Diferenzas entre revisións de «Omatidio»

sen resumo de edición
 
O 90% máis interno do omatidio contén de 6 a 9 (dependendo da especie) [[célula fotorrecetora|células fotorreceptoras]] longas e delgadas no caso dalgunhas [[boolboreta]]s<ref name=briscoe2008>{{cite journal |pages=1805–13 |doi=10.1242/jeb.013045 |title=Reconstructing the ancestral butterfly eye: Focus on the opsins |year=2008 |last1=Briscoe |first1=A. D. |journal=Journal of Experimental Biology |volume=211 |issue=11 |pmid=18490396}}</ref> a miúdo abreviadas co nome de "[[célula R|células R]]" na literatura e xeralmente numeradas, por exemplo de R1 a R9.<ref name=briscoe2008/> Estas "células R" empaquetan estreitamente o omatidio. A porción de células R no eixe central do omatidio forman colectivamente unha guía para a luz, un tubo trnasparente, chamado '''rabdoma'''.
<!--
In true [[fly|flies]], the rhabdom has separated into seven independent rhabdomeres (there are actually eight, but the two central rhabdomeres responsible for color vision sit one atop the other), such that a small inverted 7-pixel image is formed in each ommatidium. Simultaneously, the rhabdomeres in adjacent ommatidia are aligned such that the field of view within an ommatidium is the same as that between ommatidia. The advantage of this arrangement is that the same visual axis is sampled from a larger area of the eye, thereby increasing sensitivity by a factor of seven, without increasing the size of the eye or reducing its acuity. Achieving this has also required the rewiring of the eye such that the axon bundles are twisted through 180 degrees (re-inverted), and each rhabdomere is united with those from the six adjacent ommatidia that share the same visual axis. Thus, at the level of the lamina - the first optical processing center of the [[insect brain]] - the signals are input in exactly the same manner as in the case of a normal apposition compound eye, but the image is enhanced. This visual arrangement is known as ''neural superposition''.<ref>Land, Michael F. and Nilsson, Dan-Eric. ''Animal Eyes'', Second Edition. Oxford University Press, 2012. pp. 163-164. {{ISBN|978-0-19-958114-6}}.</ref>
 
Nos [[dípteros]], o rabdoma está separado en sete rabdómeros independentes (hai en realidade oito, pero os dous rabdómeros centrais responsavbles da visión en cores sitúanse un enriba do outro), de modo que se forma unha peuena imaxe de 7 píxeles invertida en cada omatidio. Simultaneamente, os rabdómeros en omatidios adxacentes están aliñados de modo que o campo de visión dentro dun omatidio é o mesmo que entre omatidios. A vantaxe desta disposición é que o mesmo eixe visual é varrido desde unha área meirande dos ollos, incrementando así a sensibilidade nun factor de sete, sen incrementar o tamaño do ollo ou reducir a súa agudeza. Conseguir isto requiriu a reconexión do ollo de maneira que os feixes de axón queden xirados 180 graos (reinvertidos), e cada rabdómero está unido con aqueles desde os seis omatidios adxacentes que comparten o mesmo eixe visual. Así, ao nivel da lámina (o primeiro centro de procesamento óptico do [[cerebro de insecto|cerebro do insecto]]) os sinais entran exactamente da mesma maneira que no caso dun [[ollo composto]] de aposición normal, pero a imaxe é mellorada. Esta disposición visual coñécese como ''superposición neural''.<ref>Land, Michael F. and Nilsson, Dan-Eric. ''Animal Eyes'', Second Edition. Oxford University Press, 2012. pp. 163-164. {{ISBN|978-0-19-958114-6}}.</ref>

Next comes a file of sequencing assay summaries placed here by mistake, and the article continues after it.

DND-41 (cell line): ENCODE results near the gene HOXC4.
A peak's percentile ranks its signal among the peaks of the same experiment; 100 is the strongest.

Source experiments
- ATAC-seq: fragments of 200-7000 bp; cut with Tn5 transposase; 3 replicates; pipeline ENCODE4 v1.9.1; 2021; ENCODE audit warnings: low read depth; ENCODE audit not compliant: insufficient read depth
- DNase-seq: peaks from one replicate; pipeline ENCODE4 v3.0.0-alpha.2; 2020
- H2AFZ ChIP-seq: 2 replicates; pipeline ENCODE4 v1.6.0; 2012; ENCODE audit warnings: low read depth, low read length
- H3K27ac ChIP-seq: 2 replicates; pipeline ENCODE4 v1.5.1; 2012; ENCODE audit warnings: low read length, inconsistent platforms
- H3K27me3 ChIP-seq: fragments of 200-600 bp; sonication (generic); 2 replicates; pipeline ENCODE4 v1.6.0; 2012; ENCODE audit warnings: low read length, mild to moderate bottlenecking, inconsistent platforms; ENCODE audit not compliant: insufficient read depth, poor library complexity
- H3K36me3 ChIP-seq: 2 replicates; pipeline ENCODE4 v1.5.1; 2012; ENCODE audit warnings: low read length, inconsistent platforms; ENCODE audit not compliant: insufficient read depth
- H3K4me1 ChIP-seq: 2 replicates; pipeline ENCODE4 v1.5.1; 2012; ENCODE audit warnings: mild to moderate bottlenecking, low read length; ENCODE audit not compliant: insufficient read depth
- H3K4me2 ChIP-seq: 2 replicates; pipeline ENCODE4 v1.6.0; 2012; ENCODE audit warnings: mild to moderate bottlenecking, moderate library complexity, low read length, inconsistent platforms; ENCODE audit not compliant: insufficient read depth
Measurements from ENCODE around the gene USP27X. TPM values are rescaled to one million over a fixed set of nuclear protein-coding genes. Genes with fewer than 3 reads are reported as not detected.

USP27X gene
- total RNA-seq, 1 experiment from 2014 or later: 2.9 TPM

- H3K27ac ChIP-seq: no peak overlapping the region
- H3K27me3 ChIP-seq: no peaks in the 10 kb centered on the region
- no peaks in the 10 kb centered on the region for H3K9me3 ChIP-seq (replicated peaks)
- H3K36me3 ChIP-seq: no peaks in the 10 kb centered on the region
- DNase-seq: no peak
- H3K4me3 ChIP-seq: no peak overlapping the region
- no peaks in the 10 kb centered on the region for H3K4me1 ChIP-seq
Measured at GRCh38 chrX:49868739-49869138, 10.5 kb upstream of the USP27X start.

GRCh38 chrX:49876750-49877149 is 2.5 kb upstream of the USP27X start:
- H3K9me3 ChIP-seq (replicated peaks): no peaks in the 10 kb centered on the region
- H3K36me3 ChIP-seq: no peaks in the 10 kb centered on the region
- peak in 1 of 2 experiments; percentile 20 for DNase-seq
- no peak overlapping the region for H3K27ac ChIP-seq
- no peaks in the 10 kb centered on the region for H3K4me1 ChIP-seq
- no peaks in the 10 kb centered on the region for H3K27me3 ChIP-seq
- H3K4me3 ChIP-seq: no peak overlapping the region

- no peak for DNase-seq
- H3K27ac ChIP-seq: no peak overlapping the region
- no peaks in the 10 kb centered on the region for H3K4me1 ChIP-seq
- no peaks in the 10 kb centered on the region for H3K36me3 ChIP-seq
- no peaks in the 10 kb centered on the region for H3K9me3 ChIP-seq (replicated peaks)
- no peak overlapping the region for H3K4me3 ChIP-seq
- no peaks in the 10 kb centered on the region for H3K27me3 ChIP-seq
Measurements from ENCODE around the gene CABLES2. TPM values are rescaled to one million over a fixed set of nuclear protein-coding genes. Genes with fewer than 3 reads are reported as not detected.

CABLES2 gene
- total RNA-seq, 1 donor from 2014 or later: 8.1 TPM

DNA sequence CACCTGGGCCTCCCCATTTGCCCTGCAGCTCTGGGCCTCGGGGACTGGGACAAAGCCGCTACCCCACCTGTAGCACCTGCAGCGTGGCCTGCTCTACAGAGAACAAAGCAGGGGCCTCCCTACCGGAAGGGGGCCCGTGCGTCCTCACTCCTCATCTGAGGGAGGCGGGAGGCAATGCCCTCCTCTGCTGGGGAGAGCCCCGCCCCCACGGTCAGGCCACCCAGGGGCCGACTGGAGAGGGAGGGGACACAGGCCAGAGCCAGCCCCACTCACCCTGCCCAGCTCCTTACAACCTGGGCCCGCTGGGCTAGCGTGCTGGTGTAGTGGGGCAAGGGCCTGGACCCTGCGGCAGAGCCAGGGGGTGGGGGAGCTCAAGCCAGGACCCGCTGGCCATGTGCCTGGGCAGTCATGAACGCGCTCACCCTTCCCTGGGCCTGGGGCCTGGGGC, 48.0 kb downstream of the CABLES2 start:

<!--
Since an image from the compound eye is created from the independent picture elements produced by ommatidia, it is important for the ommatidia to react only to that part of the scene directly in front of them. To prevent light entering at an angle from being detected by the ommatidium it entered, or by any of the neighboring ommatidia, six [[pigment cells]] are present. The pigment cells line the outside of each ommatidium. Each pigment cell is situated at the apex of the hexagons and thus lines the outside of three ommatidia. Light entering at an angle passes through the thin cross-section of the photoreceptor cell, with only a tiny chance of exciting it, and is absorbed by the pigment cell, before it can enter a neighboring ommatidium. In many species, in low-light situations, the pigment is withdrawn, so that light entering the eye might be detected by any of several ommatidia. This enhances light detection but lowers resolution.
 
191.039

edicións